- Consistent worries about issues such as money, family, and health
- Consistent trouble sleeping or sleeping more than usual
- Difficulty concentrating
- Frequent trouble remembering things or feeling confused in familiar places
- Consuming more than one alcoholic drink a day or taking more medication than prescribed
- Energy loss
- Irritability, anger, or pessimism
- Mervousness or restlessness
- Feelings of worthlessness, hopelessness, or helplessness
- Loss of interest in favorite activities
- Eating more or less than usual
- Recurring thoughts of death or suicide
OLDER ADULTS CAN BE HELPED WITH THE SAME SUCCESS AS YOUNGER PEOPLE.
As we age, we often face many of the same difficulties we faced earlier in life, amplified because of the loss of social support (friends and family). Eighty percent of older adults recover from depression after receiving treatment.
OUR HEALTH SYSTEM IS NOT ADEQUATELY HELPING OLDER ADULTS WITH MENTAL DISORDERS
Researchers estimate that up to 63 percent of older adults with mental disorders do not receive the services they need. Senior care, especially mental healthcare, is one of the most ignored issues in America. Society acts as though seniors don’t matter much, and few healthcare and mental healthcare professionals deal with specializations, such as geriatric psychology, that can help senior citizens. Hopefully this group of people will soon receive more attention and focus.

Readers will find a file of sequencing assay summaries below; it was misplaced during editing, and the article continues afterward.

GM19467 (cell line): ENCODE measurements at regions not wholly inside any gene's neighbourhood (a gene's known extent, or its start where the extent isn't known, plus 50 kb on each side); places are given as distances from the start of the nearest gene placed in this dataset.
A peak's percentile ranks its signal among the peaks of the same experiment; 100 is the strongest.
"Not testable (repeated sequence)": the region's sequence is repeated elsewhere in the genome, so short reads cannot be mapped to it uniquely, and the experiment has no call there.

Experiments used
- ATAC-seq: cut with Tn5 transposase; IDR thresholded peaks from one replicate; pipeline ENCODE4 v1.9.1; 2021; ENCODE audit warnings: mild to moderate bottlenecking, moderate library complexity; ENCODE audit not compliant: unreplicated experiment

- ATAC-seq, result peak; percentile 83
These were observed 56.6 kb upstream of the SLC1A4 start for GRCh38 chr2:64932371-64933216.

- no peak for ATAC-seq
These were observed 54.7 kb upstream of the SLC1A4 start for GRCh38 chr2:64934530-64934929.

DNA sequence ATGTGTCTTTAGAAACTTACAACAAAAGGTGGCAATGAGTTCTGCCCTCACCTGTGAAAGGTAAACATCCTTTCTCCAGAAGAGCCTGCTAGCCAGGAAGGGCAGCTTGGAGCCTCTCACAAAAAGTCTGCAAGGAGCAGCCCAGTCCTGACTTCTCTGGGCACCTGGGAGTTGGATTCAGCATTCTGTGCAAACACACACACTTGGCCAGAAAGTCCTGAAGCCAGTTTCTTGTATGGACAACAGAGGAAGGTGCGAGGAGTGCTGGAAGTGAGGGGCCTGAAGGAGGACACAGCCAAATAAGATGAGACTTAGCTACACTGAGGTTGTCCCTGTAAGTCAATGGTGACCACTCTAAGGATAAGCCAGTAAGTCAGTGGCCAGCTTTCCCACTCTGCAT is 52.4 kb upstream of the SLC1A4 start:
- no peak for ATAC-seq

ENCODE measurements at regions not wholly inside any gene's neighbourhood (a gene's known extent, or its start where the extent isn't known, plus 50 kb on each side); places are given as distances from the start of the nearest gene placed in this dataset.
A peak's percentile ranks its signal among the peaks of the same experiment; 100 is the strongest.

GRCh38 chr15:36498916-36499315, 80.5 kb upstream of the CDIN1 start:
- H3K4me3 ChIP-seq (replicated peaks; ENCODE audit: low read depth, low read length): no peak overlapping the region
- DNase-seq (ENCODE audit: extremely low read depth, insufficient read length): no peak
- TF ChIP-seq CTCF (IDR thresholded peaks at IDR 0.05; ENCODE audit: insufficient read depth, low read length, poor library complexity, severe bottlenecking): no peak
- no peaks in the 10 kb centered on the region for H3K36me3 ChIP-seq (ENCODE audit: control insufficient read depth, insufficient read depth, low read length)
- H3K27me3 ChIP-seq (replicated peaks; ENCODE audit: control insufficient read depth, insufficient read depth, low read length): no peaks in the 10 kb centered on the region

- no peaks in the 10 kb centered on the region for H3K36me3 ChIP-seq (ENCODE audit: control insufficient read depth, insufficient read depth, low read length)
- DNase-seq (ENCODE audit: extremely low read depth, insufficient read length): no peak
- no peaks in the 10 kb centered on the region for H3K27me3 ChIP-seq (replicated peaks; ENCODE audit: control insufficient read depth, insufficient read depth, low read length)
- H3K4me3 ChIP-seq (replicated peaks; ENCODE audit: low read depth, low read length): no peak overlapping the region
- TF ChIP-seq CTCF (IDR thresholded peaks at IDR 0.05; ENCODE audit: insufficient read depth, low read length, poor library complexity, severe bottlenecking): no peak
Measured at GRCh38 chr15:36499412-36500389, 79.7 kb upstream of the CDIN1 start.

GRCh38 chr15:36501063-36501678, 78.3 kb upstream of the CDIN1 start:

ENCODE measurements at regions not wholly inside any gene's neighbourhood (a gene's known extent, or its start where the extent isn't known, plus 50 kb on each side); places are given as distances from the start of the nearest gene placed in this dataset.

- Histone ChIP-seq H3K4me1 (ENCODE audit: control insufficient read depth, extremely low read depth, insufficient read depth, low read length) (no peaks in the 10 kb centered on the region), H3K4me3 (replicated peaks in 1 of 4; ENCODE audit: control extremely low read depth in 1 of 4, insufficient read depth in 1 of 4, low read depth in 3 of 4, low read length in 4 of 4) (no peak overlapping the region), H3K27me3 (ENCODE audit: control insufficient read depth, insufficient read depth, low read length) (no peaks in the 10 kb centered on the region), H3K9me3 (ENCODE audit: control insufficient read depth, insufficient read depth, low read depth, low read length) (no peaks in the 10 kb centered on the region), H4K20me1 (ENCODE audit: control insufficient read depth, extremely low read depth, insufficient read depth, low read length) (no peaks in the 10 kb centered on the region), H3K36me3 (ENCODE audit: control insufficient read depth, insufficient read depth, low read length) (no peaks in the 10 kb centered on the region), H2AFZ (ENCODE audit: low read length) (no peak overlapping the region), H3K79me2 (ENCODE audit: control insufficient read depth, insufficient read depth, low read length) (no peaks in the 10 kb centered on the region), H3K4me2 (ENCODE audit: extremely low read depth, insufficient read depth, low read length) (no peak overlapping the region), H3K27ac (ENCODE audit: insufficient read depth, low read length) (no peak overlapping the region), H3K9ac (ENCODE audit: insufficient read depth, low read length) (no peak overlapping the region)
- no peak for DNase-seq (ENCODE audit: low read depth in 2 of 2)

MISDIAGNOSIS AND AVOIDANCE ARE COMMON
If older adults take several medications for a variety of illnesses, drug interactions and side effects can affect mood and behavior.
- Primary care physicians fail to diagnose depression 50 percent of the time.
- Only half of older adults who discuss specific mental health problems with physicians receive any treatment.
Depression is sometimes misdiagnosed as dementia — a decline in mental ability that can be caused by Alzheimer’s disease, a stroke, a brain tumor, or other illnesses. People with dementia have problems with at least two brain functions, such as memory and language.
An older adult with depression may exhibit dementia-like symptoms, such as forgetfulness, disorientation, and inattentiveness. This so-called pseudodementia sets in after the person has already shown signs of depression. Someone with depression-related pseudodementia will complain about memory loss, whereas a person with Alzheimer’s disease or another form of dementia will try to conceal memory loss. It’s also not unusual for a person with dementia to develop depression.
OLDER ADULTS HAVE UNIQUE MENTAL HEALTHCARE NEEDS
Changing bodies and chemistry, changes in family and friendships, and changes in living situations all influence mental health and need to be addressed. Sometimes helping solve residents’ basic problems, such as transportation, can lower stress, improve community connections, and improve their outlook and mood.
Left untreated, mental illness can affect individuals’ physical health and quality of life. Ask your loved one or resident if he or she feels sad or anxious. Listen carefully and offer emotional support. Take your residents for evaluation and treatment. Consult a WellQor professional who is trained to recognize and treat mental illnesses in older people.